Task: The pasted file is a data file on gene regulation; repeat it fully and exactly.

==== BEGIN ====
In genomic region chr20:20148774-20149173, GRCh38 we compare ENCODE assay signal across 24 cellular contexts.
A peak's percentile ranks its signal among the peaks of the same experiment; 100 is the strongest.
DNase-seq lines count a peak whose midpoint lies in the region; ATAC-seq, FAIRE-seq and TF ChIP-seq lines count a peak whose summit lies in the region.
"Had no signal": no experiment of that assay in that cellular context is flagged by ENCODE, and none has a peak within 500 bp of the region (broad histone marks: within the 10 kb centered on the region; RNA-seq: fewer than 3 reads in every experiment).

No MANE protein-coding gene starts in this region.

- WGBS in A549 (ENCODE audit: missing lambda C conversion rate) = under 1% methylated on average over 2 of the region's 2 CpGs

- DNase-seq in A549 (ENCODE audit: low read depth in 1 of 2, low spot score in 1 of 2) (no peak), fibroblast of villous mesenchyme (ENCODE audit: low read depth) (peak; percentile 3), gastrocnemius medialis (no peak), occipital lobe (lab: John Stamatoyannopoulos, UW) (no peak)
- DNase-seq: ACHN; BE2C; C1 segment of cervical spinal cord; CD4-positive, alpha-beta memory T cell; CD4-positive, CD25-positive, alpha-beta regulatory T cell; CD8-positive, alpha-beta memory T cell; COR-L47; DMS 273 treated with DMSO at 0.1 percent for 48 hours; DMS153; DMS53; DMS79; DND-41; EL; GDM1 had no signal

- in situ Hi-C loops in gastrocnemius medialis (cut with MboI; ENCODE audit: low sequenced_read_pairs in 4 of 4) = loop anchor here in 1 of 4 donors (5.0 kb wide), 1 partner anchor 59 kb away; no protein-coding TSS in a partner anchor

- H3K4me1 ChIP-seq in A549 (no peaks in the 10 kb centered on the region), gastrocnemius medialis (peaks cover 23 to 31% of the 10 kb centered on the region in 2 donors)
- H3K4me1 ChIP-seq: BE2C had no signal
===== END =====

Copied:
In genomic region chr20:20148774-20149173, GRCh38 we compare ENCODE assay signal across 24 cellular contexts.
A peak's percentile ranks its signal among the peaks of the same experiment; 100 is the strongest.
DNase-seq lines count a peak whose midpoint lies in the region; ATAC-seq, FAIRE-seq and TF ChIP-seq lines count a peak whose summit lies in the region.
"Had no signal": no experiment of that assay in that cellular context is flagged by ENCODE, and none has a peak within 500 bp of the region (broad histone marks: within the 10 kb centered on the region; RNA-seq: fewer than 3 reads in every experiment).

No MANE protein-coding gene starts in this region.

- WGBS in A549 (ENCODE audit: missing lambda C conversion rate) = under 1% methylated on average over 2 of the region's 2 CpGs

- DNase-seq in A549 (ENCODE audit: low read depth in 1 of 2, low spot score in 1 of 2) (no peak), fibroblast of villous mesenchyme (ENCODE audit: low read depth) (peak; percentile 3), gastrocnemius medialis (no peak), occipital lobe (lab: John Stamatoyannopoulos, UW) (no peak)
- DNase-seq: ACHN; BE2C; C1 segment of cervical spinal cord; CD4-positive, alpha-beta memory T cell; CD4-positive, CD25-positive, alpha-beta regulatory T cell; CD8-positive, alpha-beta memory T cell; COR-L47; DMS 273 treated with DMSO at 0.1 percent for 48 hours; DMS153; DMS53; DMS79; DND-41; EL; GDM1 had no signal

- in situ Hi-C loops in gastrocnemius medialis (cut with MboI; ENCODE audit: low sequenced_read_pairs in 4 of 4) = loop anchor here in 1 of 4 donors (5.0 kb wide), 1 partner anchor 59 kb away; no protein-coding TSS in a partner anchor

- H3K4me1 ChIP-seq in A549 (no peaks in the 10 kb centered on the region), gastrocnemius medialis (peaks cover 23 to 31% of the 10 kb centered on the region in 2 donors)
- H3K4me1 ChIP-seq: BE2C had no signal